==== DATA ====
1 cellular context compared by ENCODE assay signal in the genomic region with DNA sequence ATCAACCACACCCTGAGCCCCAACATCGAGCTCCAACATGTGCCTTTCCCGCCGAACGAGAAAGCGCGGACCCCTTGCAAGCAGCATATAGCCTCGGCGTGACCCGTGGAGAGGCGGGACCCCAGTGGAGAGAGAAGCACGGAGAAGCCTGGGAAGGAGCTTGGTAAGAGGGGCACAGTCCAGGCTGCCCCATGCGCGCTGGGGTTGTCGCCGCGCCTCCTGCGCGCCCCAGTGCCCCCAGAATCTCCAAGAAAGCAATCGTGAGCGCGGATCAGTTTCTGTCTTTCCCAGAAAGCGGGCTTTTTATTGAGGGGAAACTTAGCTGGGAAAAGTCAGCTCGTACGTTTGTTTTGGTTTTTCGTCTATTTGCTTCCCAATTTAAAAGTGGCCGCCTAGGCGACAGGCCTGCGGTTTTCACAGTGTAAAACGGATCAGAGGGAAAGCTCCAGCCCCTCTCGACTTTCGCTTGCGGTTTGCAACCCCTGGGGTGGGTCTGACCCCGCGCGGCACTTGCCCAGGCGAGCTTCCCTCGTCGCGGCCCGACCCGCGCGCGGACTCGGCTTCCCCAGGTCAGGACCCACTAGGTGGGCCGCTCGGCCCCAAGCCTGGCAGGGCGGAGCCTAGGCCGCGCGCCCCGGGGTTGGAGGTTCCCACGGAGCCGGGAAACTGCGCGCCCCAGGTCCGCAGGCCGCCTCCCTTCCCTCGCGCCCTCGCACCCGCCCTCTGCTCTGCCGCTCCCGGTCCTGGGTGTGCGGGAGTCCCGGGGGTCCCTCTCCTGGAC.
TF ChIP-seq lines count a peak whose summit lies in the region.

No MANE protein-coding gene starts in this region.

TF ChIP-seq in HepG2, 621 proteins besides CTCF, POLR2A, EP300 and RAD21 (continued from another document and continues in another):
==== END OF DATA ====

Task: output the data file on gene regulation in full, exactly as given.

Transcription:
1 cellular context compared by ENCODE assay signal in the genomic region with DNA sequence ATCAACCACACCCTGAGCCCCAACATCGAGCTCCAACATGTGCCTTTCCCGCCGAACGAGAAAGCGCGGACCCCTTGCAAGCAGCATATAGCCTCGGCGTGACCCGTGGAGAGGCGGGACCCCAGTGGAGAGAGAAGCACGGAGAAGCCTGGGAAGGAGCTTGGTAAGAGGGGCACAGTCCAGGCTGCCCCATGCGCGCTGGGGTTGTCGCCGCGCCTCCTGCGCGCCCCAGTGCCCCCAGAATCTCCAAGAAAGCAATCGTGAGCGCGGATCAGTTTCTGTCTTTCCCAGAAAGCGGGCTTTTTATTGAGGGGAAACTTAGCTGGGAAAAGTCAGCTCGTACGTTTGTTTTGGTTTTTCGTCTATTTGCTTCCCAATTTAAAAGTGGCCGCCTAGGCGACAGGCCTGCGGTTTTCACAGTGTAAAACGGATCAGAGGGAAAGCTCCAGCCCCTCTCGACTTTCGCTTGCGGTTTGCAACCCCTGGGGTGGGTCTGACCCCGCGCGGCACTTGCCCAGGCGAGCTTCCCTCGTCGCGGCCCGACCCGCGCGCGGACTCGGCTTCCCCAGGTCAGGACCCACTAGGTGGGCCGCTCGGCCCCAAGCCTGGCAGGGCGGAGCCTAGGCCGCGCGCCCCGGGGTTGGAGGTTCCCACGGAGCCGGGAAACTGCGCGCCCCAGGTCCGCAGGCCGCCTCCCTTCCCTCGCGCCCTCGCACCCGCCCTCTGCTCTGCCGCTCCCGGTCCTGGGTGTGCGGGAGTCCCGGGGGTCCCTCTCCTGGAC.
TF ChIP-seq lines count a peak whose summit lies in the region.

No MANE protein-coding gene starts in this region.

TF ChIP-seq in HepG2, 621 proteins besides CTCF, POLR2A, EP300 and RAD21 (continued from another document and continues in another):